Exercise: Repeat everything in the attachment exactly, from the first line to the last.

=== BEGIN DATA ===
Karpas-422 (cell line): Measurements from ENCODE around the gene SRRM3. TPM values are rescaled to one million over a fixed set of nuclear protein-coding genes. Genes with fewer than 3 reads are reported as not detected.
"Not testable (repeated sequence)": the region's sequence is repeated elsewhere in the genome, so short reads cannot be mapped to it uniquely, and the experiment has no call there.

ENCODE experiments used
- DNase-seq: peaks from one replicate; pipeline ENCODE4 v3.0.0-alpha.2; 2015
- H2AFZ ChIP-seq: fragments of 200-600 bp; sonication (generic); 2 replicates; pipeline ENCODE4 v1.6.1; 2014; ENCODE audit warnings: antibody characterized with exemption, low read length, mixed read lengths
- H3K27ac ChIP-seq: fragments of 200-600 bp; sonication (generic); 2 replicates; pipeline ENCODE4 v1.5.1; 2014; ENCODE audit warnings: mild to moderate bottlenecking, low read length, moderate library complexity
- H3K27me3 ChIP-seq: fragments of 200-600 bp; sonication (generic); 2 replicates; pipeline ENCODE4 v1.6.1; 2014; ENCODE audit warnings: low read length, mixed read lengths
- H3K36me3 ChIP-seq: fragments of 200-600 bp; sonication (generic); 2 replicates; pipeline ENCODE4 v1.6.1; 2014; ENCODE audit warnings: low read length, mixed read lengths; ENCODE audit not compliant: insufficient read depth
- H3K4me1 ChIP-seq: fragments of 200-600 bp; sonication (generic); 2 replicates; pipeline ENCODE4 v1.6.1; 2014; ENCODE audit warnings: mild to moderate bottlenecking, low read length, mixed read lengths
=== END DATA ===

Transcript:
Karpas-422 (cell line): Measurements from ENCODE around the gene SRRM3. TPM values are rescaled to one million over a fixed set of nuclear protein-coding genes. Genes with fewer than 3 reads are reported as not detected.
"Not testable (repeated sequence)": the region's sequence is repeated elsewhere in the genome, so short reads cannot be mapped to it uniquely, and the experiment has no call there.

ENCODE experiments used
- DNase-seq: peaks from one replicate; pipeline ENCODE4 v3.0.0-alpha.2; 2015
- H2AFZ ChIP-seq: fragments of 200-600 bp; sonication (generic); 2 replicates; pipeline ENCODE4 v1.6.1; 2014; ENCODE audit warnings: antibody characterized with exemption, low read length, mixed read lengths
- H3K27ac ChIP-seq: fragments of 200-600 bp; sonication (generic); 2 replicates; pipeline ENCODE4 v1.5.1; 2014; ENCODE audit warnings: mild to moderate bottlenecking, low read length, moderate library complexity
- H3K27me3 ChIP-seq: fragments of 200-600 bp; sonication (generic); 2 replicates; pipeline ENCODE4 v1.6.1; 2014; ENCODE audit warnings: low read length, mixed read lengths
- H3K36me3 ChIP-seq: fragments of 200-600 bp; sonication (generic); 2 replicates; pipeline ENCODE4 v1.6.1; 2014; ENCODE audit warnings: low read length, mixed read lengths; ENCODE audit not compliant: insufficient read depth
- H3K4me1 ChIP-seq: fragments of 200-600 bp; sonication (generic); 2 replicates; pipeline ENCODE4 v1.6.1; 2014; ENCODE audit warnings: mild to moderate bottlenecking, low read length, mixed read lengths